By all accounts and appearances, the rookie wage scale remains the biggest issue that currently is preventing the NFL and the players from striking a deal. The stalemate arises in part from the league’s insistence that teams should be permitted to sign first-round picks for up to five years, and from a proposed schedule at the top of the draft that would pay Panthers quarterback Cam Newton only $34 million over five years. (We’ve actually heard the base deal will be as low as $25 million over five years.)
The league has dug in, in large part because the league surely believes that the players eventually will cave. And it’s easy to argue that they should. The ability to sign first-round picks for up to five years doesn’t mean that they all will sign five-year deals. The same dynamic that has resulted in teams holding the first few picks grossly overpaying in the hopes of getting the players into camp will get those teams to agree to four-year contracts, if that’s what it takes to get the top picks signed.
But to the extent that a compromise is needed, here’s an idea that’s currently making the rounds. For first-round picks, the contracts would have a three-year base term. After the third season, the teams could then pick up an option for one more year, at a predetermined level of compensation based on performance. Alternatively, teams could pick up two more years, at a much higher rate of pay. (If the player has been a bust, the team can at that point simply walk away.) The terms of the fourth-year and fifth-year options would be subject to negotiation, with hard ceilings on the most that could be paid.
Then again, why does there need to be a hard ceiling on what a player would be paid in years four and five? If the first overall pick is on track for the Hall of Fame after three NFL seasons, why should his pay in years four and five be artificially restricted?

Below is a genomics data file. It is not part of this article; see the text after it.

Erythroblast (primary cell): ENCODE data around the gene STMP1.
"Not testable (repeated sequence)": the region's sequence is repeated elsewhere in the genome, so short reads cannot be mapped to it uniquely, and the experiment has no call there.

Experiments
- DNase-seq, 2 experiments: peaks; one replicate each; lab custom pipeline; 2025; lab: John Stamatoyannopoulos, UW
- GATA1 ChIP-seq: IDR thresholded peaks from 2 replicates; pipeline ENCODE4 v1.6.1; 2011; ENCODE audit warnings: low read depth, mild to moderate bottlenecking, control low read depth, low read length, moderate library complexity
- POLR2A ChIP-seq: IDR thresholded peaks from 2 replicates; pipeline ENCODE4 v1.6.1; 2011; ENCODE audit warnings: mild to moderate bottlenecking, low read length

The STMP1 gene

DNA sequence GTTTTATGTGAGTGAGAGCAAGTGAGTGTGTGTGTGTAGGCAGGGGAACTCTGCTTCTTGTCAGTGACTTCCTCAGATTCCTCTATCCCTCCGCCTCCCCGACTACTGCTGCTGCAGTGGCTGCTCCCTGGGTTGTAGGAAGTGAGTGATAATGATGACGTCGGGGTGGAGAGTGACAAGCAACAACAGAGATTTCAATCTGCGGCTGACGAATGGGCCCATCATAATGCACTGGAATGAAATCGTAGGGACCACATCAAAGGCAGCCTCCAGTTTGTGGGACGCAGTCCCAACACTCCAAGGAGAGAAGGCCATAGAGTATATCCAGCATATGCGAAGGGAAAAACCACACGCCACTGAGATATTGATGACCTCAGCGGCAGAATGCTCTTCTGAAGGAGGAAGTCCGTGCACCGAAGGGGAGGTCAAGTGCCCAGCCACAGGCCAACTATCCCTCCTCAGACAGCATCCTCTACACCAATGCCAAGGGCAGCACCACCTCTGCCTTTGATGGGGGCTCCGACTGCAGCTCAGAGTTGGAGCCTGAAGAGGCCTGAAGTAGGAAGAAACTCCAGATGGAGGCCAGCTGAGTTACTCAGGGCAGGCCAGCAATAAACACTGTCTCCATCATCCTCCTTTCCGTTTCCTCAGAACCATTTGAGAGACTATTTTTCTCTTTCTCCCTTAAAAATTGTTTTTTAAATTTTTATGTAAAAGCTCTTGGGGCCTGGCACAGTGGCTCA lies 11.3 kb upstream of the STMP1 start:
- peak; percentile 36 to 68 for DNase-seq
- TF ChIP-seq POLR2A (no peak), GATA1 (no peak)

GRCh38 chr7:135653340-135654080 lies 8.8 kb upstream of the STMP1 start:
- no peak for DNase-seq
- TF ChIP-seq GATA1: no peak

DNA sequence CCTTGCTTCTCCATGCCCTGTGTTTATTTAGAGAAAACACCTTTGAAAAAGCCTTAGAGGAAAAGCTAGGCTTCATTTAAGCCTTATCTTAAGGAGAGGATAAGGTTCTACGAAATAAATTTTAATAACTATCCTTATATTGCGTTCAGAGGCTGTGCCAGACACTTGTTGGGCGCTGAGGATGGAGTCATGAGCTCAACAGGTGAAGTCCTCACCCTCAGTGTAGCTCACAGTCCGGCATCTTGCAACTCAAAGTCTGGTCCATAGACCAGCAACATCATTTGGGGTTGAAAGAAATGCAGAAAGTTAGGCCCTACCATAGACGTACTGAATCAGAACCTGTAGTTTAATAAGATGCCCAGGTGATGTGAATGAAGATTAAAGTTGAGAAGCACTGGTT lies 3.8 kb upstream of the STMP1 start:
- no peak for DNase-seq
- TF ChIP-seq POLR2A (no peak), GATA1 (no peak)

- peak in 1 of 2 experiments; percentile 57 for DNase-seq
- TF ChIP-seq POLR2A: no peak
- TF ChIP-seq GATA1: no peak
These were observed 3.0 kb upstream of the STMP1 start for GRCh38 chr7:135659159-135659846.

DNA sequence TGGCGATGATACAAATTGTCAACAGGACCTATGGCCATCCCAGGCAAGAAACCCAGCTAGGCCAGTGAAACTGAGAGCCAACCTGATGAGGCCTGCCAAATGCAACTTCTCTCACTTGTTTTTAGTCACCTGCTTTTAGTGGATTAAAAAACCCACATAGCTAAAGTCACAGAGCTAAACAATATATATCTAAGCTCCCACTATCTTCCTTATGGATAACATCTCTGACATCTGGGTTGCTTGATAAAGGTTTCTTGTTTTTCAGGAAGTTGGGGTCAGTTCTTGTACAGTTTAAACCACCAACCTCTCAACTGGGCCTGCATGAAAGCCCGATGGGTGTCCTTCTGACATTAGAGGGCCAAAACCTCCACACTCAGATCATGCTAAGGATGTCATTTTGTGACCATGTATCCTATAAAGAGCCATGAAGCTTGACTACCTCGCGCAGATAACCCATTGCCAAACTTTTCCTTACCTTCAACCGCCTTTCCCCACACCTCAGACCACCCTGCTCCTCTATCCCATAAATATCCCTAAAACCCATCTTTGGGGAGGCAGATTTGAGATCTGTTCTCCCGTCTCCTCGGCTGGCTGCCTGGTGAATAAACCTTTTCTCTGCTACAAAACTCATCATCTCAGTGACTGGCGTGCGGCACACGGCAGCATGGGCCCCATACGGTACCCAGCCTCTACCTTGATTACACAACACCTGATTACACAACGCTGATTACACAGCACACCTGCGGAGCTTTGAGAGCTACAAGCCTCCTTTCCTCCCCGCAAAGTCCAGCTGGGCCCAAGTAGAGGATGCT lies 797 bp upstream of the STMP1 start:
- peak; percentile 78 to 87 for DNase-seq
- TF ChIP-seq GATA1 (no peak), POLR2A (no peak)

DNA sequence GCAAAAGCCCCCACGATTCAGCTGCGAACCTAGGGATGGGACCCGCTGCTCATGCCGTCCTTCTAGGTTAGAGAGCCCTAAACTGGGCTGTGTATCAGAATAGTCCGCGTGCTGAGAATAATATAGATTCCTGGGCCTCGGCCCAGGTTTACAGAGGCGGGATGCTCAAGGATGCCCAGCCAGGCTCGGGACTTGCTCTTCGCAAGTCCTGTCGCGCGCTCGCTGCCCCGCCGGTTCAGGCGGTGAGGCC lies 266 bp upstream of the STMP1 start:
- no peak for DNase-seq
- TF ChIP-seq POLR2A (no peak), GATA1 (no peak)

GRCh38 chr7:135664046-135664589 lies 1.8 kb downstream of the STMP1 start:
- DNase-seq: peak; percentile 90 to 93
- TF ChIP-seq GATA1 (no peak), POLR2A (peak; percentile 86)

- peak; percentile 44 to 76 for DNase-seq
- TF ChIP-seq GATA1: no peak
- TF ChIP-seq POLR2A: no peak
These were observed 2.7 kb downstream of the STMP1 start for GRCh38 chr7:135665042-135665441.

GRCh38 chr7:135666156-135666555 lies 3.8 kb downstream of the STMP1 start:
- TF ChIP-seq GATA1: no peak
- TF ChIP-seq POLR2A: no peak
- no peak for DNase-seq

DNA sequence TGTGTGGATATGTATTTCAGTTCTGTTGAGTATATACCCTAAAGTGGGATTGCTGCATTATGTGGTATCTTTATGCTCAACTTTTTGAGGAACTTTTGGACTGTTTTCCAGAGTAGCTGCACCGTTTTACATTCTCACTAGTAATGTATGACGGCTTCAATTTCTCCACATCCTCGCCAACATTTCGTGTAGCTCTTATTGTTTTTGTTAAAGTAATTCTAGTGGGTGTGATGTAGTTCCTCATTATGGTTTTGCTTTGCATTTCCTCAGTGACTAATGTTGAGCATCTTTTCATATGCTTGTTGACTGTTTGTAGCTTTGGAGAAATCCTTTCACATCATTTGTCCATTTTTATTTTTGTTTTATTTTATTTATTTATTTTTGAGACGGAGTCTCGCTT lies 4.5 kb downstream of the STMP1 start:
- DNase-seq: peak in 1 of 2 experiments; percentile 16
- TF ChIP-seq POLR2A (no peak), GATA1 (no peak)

This gets back to a point we’ve been making for weeks. The league seems to be crafting proposals that go beyond merely solving the problem of paying windfalls to players who ultimately do nothing to earn their money. At some point before the first-round picks spend five years in the league, we’ll all know whether they deserve big money. Thus, the league should not insist on locking those first-round picks up for five full years at a level of pay that doesn’t compensate great play.
In this regard, the league is banking on the possibility that the growing sense of inevitability will eventually prompt enough of the players to say, “Screw it. It only affects a handful of players, none of whom are me.” But if the league is truly concerned about a win-win deal that is fair to everyone over the long term, the league will uncross its arms and think of creative ways to prevent Cam Newton from becoming the next JaMarcus Russell without punishing Newton if he becomes the next Peyton Manning.
Until that happens, blame the league for the current state of the talks.